Baroque as a Cultural Concept

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Alen Albin ŠIRCA


After Heinrich Wölfflin introduced the notion of Baroque in the history of art, the term rapidly expanded to all areas of humanities, including the realm of literary studies. In parallel with this historical understanding, the transhistorical understanding of Baroque as a decadent style that can occur in every epoch was developing, at least from Nietzsche’s era on. In the last decades, literary theory has developed the term “Neo-Baroque” in order to clarify the construction of alternative histories of modernity that would be immune to the essentialist logic of modern capitalism. In the article, I draw on the “heterologic” interpretation of modernity developed by the French theoretician Michel de Certeau. In his work La Fable mystique (1982), he argues that Baroque mystical literature does not establish the radical rupture from the Middle Ages, but rather a new mode of uses (re-employment) of existing discourses, which avoids any closure within the frames of institutions. The precondition of such discursive strategies is a special relationship to radical alterity. Such a relationship does not foster stable Cartesian subjectivity, but rather a subject that is for the other/Other. The assumption that mystical literature functions as a symptom of modernity in general paves the way to an insight into the originary, “atopic” space that goes beyond the mere social and political projects of emancipation. What is at stake here is a kind of transcendental understanding of modernity as a condition of the possibility of the subjectivity, discursiveness and practice, which are focused on a heterological ethics.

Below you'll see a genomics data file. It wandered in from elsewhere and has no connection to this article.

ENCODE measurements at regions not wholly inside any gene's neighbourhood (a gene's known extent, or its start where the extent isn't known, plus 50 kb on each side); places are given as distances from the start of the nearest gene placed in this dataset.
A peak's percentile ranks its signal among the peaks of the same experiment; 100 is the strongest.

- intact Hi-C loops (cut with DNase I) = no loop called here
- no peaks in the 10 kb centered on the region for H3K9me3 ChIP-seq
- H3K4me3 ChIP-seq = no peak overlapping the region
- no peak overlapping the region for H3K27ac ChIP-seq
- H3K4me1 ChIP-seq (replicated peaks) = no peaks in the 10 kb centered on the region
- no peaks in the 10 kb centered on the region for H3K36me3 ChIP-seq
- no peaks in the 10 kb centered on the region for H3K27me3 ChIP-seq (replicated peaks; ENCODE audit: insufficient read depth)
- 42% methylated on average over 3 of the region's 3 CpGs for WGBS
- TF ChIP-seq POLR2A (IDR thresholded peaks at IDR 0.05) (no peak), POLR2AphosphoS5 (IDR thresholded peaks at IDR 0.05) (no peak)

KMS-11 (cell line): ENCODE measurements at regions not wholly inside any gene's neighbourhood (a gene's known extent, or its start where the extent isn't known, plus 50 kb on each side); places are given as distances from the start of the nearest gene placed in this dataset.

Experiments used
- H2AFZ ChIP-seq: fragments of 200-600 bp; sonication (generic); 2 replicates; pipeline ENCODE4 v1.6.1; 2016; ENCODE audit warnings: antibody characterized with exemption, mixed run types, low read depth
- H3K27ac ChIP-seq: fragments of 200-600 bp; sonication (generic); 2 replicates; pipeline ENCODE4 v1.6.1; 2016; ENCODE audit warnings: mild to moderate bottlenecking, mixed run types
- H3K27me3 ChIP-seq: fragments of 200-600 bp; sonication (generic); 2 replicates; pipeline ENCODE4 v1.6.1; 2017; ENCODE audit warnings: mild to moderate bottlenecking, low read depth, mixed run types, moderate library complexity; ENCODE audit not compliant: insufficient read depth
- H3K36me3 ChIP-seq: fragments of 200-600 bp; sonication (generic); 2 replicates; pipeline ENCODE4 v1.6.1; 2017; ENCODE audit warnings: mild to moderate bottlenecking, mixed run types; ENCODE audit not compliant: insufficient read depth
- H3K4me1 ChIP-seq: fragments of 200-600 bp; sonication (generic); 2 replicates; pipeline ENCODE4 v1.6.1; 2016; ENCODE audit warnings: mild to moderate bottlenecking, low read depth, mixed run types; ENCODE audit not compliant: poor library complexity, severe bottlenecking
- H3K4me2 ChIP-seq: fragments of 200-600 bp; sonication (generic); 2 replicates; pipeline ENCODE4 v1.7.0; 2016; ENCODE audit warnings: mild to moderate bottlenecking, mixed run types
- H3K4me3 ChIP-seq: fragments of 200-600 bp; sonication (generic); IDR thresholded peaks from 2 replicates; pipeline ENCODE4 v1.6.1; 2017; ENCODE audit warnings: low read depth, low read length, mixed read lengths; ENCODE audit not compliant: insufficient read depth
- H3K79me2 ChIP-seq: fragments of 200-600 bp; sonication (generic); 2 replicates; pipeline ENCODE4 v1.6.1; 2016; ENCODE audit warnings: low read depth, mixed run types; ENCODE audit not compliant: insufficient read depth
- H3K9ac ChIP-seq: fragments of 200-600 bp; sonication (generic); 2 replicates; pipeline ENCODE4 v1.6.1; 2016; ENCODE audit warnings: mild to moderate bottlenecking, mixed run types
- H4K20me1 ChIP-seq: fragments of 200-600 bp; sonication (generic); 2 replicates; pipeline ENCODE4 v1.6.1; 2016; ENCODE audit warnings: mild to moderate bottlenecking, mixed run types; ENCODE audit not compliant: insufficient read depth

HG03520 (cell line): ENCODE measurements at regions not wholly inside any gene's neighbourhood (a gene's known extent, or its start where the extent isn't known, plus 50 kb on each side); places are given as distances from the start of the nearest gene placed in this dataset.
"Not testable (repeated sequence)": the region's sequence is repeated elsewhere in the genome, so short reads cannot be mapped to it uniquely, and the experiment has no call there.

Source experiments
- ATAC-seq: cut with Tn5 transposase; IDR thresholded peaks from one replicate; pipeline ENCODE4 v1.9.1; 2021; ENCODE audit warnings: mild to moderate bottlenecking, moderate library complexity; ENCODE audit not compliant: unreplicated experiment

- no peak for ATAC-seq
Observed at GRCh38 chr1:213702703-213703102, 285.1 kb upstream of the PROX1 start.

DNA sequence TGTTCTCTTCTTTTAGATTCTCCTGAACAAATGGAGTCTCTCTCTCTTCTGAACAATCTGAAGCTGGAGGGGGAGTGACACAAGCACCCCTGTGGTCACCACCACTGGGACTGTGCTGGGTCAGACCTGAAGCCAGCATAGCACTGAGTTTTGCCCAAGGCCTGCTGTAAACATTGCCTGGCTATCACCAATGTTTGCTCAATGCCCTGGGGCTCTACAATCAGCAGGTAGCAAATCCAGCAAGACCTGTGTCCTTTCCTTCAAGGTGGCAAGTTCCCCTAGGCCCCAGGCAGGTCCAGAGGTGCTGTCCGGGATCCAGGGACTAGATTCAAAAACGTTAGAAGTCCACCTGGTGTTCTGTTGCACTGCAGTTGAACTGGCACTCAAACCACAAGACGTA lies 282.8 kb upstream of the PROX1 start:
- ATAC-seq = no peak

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ŠIRCA, A. A. (2023). Baroque as a Cultural Concept. Anafora, 6(1), 241–253. Retrieved from